NZ: You conclude the book with a really wonderful exploration of what a more inclusive and equitable beauty culture looks like that doesn't have competition or capitalism at its heart, and instead “governed by an ethic of consent, community and connection.” Could you talk about some of the things you think can help us achieve that future?
EH: First, it's just labeling and awareness more than anything else. We talked earlier in this conversation that sometimes beauty culture is so familiar to us that we don't even notice it. It is logical for a South Korean woman to go under the knife, because it is an extreme beauty culture. When I say beauty culture, I mean a system of beliefs that ties beauty to political capital, economic capital, social capital. There is a cost if you don't participate in the culture. We saw that with the #escapethecorset feminists that I write about in the book. But this reinforces appearance-based discrimination and all sorts of other discrimination: fatphobia, xenophobia, racism, classism, and sexism.
From there, I think we have to interrogate all the ways that we are hard on ourselves or we don't show up fully in our bodies because we are ashamed of how we look. There are times where I haven't left my house because I was feeling body shame in one way or the other. You multiply that by a populace and that is a serious social problem.
The other way to think about it is that, when we start having to work on our appearance, whether that's plucking and waxing, multi-step skincare routines, hair bleaching and dying, or whatever we're doing to our bodies—and this is stopping short of surgery—a lot of that aesthetic labor is not just labor that we're doing for free. It's labor that we're paying to do. That's one of the reasons why I won't Botox because I think of beauty work in this frame of maintenance that once you start you can't stop, and then it costs a lot of money, time, and energy. Time is a really important thing to think about, because it's such a lever of our freedom.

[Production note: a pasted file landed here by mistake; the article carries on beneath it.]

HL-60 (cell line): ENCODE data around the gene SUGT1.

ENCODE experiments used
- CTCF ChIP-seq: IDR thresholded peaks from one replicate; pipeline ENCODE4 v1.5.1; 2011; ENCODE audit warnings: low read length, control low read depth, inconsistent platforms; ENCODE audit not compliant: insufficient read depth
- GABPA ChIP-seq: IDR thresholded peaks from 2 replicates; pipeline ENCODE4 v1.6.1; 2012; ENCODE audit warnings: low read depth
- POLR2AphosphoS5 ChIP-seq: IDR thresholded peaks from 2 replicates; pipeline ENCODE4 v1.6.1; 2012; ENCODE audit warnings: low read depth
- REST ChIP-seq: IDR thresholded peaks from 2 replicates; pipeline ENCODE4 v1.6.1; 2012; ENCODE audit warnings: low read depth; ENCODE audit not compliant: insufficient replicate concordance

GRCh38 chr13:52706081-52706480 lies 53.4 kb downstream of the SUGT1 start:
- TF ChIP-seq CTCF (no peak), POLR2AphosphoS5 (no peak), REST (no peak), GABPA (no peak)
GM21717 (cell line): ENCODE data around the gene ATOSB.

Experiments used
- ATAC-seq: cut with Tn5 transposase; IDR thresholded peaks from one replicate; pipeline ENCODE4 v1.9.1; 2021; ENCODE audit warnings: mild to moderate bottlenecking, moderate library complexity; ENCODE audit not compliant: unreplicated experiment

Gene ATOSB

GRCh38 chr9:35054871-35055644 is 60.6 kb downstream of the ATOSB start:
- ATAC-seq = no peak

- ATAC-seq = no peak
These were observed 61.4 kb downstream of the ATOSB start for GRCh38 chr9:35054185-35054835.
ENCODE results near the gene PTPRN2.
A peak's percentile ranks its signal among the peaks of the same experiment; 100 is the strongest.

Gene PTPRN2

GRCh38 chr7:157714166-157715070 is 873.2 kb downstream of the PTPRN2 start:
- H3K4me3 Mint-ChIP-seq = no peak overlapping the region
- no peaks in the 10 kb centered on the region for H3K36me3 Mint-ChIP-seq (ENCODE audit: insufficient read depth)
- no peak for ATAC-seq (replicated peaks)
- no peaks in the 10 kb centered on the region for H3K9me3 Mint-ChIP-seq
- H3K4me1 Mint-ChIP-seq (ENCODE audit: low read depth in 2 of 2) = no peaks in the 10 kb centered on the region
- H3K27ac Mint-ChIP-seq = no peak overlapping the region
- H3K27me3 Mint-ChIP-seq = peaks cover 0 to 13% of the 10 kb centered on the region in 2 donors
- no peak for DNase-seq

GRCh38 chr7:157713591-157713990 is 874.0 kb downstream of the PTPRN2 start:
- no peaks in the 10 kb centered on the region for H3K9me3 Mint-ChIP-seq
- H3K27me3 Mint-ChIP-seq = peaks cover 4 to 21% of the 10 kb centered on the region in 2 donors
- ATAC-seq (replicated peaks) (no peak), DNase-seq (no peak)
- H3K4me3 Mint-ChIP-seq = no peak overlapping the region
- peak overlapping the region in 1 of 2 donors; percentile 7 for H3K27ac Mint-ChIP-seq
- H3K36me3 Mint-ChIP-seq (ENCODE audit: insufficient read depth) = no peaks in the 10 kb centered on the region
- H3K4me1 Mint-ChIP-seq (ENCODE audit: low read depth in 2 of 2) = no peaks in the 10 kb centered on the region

If you're spending two hours in the morning getting ready for the day, imagine all the other ways that you could be using those two hours. Is that how you want to use your time? For so many Korean women, there's no choice. They have to look that way. For trans women that I talked to, they said, “To be safe out in the world, I have to look more femme.” I have to acknowledge even being able to opt out is a privilege, because I'm a conventionally-looking cisgendered woman.
I write about a choice that I often make when it comes to treatments or procedures: “Does this make me feel like I'm taking a step deeper into myself and who I am? Is this good for my soul?” or “Am I doing this because I'm scared of the judgment of others or I’m trying to keep up with the Joneses or the Zhangs?”
That would be a soul-driven choice vs. an ego-driven choice. I think lots of our choices when it comes to aesthetics, especially if it's towards a sameness (the sameness that the filters present us), I think those tend to be ego-driven. I feel like so much of aesthetic labor is hustle culture but reaching into the sinews of our bodies.
My argument is actually to take a beat and rest and consider self-care as care for others, because we aren’t islands. If there's one thing that the coronavirus pandemic taught us, it's that we're actually quite relational and connected people. We are better when we think of our communities as webs and not hierarchy, and any time we need it, to ask for help and to be gentle with ourselves.